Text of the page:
Only the broadcast specific Short Term and Integrated modes use gating. And even then, they are optional and inconsistently defined (different relative thresholds depending on your community/branch/location). You don't need that stuff for music production, you typically use Short Term and Integrated to control a program/stream over long periods. The latter (Integrated loudness) is even invalid for short samples, as stated in the main document.

(Have a running ebu meter here, including the loudness range extension, fulfilling all EBU tests. I assume to have understood )

Last edited by FabienTDR; 6th March 2017 at 04:51 AM..
Old 6th March 2017
  #10
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lufs short term is for music IMHO better than "simple rms"
the messurement-approach replay gain use for messure the loudness works for music(streaming) a bit better, because the louder songs (uptempo, rock, agressive music) still stay a bit louder than ballads.
lufs didn't regard >150Hz enough for music, it's was developed mainly for broadcast
Old 6th March 2017
  #11
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It seems that the most important difference between the two has been missed by everyone.

The basic problem with RMS is that it is that the "M" part of it is not standardized. You are free to select any averaging time constant you want, which of course directly impacts the value are reading. With LUFS based measurements, like BS-1770 which seems to have become the norm over here, the time constants and the integration techniques are completely specified. So you can at least compare measurements. With "RMS" you haven't a clue as to what you are seeing or are comparing.

If you want to make a -real- "loudness" measurement, then go get a copy of Orban's free loudness meter and start using the CBS algorithm. It is more psychoacoustically correct then any of the LUFS based techniques (as he has lectured on in detail).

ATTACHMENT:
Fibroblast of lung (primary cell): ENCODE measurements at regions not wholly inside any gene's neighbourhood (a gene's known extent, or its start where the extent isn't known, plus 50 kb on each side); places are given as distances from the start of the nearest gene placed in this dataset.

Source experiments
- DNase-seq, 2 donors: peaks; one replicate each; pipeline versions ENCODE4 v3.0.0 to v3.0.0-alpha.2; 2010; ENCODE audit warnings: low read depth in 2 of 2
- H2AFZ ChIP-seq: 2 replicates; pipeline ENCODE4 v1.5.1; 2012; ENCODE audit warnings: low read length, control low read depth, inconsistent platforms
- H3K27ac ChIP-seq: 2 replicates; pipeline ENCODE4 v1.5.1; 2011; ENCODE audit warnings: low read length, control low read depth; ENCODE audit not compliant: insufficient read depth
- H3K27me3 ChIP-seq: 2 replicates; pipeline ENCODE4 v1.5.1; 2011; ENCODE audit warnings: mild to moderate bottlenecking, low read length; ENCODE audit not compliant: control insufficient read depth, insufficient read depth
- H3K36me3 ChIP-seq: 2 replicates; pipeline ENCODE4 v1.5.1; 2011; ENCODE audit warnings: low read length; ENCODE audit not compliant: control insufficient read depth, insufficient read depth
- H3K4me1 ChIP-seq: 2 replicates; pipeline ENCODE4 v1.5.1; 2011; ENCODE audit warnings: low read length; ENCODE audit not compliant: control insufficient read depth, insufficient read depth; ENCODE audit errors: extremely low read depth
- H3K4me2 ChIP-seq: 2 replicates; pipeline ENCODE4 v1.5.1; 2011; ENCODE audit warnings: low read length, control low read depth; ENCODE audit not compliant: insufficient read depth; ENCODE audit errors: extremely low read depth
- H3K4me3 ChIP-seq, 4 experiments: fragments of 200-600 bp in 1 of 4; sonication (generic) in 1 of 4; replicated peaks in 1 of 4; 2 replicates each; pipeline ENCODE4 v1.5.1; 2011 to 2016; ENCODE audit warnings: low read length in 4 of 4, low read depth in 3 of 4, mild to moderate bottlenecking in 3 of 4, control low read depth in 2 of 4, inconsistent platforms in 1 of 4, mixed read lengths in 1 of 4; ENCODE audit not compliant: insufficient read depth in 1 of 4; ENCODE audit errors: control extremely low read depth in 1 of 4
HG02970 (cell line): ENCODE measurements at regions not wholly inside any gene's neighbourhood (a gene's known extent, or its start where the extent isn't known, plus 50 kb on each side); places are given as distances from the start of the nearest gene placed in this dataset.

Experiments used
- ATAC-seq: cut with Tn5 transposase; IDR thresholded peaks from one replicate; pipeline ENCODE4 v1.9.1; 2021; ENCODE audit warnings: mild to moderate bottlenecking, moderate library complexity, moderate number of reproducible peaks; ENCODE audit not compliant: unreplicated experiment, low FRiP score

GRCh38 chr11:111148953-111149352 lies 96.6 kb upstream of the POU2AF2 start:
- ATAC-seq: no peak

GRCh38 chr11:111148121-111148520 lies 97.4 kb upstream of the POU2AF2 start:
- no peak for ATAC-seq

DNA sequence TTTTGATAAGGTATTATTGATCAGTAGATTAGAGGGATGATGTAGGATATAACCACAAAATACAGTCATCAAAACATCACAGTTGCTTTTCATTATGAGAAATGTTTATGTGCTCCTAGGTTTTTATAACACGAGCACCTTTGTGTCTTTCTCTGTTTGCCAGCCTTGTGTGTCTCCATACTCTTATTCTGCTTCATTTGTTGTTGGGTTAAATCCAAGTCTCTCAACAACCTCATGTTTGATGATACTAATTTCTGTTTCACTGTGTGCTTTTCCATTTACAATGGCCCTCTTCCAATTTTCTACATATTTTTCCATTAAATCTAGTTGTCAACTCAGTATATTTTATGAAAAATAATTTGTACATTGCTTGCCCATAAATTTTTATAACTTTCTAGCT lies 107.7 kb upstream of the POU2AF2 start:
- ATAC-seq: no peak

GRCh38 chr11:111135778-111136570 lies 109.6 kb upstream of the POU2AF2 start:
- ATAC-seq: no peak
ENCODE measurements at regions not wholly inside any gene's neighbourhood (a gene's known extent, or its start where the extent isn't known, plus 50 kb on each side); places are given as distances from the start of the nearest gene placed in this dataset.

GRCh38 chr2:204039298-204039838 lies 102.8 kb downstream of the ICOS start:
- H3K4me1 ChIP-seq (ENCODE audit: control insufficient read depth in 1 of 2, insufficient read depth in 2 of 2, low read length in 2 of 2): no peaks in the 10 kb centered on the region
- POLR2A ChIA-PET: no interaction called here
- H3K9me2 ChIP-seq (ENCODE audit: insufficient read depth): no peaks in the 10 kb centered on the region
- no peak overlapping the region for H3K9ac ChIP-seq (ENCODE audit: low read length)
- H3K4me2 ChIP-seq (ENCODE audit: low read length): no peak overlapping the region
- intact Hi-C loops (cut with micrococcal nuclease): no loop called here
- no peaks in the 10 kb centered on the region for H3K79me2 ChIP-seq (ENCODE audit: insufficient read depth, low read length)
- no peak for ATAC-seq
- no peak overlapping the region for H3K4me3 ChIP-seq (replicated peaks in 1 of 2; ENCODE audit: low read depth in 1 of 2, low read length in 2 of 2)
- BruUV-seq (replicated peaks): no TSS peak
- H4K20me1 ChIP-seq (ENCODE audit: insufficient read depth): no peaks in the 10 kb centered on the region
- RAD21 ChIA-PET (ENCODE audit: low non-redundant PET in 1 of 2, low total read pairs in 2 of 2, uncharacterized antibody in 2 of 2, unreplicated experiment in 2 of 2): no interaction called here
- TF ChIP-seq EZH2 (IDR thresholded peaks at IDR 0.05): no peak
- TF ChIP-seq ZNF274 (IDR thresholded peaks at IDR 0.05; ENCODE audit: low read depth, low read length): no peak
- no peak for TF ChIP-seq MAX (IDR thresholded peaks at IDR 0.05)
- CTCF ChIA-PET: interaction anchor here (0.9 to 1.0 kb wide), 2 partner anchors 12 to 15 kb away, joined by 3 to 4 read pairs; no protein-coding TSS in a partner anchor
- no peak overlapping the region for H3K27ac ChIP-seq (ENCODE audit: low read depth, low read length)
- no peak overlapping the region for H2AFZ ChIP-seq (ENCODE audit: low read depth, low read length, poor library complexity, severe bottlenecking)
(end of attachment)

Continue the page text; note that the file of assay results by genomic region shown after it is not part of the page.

Old 6th March 2017
  #12
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Quote:
Originally Posted by FabienTDR View Post
There's no LU without k-weighting and RMS.
Again you fail to understand the basic terms.

Loudness Units are like deciBels. 1LU = 1dB.

Would you write "There's no dB without k-weighting and RMS"?

No, you wouldn't. That doesn't make sense.

Quote:
LU momentary = dB RMS k-weighted
There is no such thing as LU momentary, anymore than dB Momentary is a concept. It just doesn't make sense.

Momentary Loudness is a calculation, the result of which is expressed in Loudness Units, much like Sound Pressure Level is expressed in deciBels.

The dB is useless without a reference, in the same way LU is meaningless without a reference.

Last edited by reynaud; 6th March 2017 at 07:23 AM..
Old 6th March 2017
  #13
?

The OP is asking for the difference between a meter showing RMS dB and a meter showing whatever LU value.

What is the problem in understanding that I meant

"the LU value resulting from a momentary loudness measurement vs the dB value resulting from a k-weighted RMS measurement"

I see absolutely nothing wrong with it. This is a perfectly clear description.

I'm trying to show some relations and interesting facts, explaining that the difference between both, given a frequency weighted RMS, can be zero, or very close to it. Both technically and regarding the result.

Asking for what is "better" is weird, as they are absolutely equal over huge regions.

Maybe the wording convention police prefers this: The Momentary Loudness value as defined by EBU r128 is a conventional k weighted RMS value. They are exactly the same thing, just labeled differently.

EBU r128 is no rocket science. It's a rather small extension of the conventional k weighted RMS measurement. It's slightly overloaded with redundant and mostly irrelevant terminology.

Last edited by FabienTDR; 6th March 2017 at 07:39 AM..
Old 6th March 2017
  #14
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Quote:
Originally Posted by FabienTDR View Post
?
Maybe the wording convention police prefers this: The Momentary Loudness value as defined by EBU r128 is a conventional k weighted RMS value. They are exactly the same thing, just labeled differently.
That is much clearer and defines what you are actually discussing without just randomly using terms.